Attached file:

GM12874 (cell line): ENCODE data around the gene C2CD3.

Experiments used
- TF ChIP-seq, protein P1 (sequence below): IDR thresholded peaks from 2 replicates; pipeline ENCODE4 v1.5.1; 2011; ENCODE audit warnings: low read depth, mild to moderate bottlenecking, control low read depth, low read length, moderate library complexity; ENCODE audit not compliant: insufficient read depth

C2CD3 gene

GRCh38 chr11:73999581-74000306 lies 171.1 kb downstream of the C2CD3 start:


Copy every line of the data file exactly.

GM12874 (cell line): ENCODE data around the gene C2CD3.

Experiments used
- TF ChIP-seq, protein P1 (sequence below): IDR thresholded peaks from 2 replicates; pipeline ENCODE4 v1.5.1; 2011; ENCODE audit warnings: low read depth, mild to moderate bottlenecking, control low read depth, low read length, moderate library complexity; ENCODE audit not compliant: insufficient read depth

C2CD3 gene

GRCh38 chr11:73999581-74000306 lies 171.1 kb downstream of the C2CD3 start: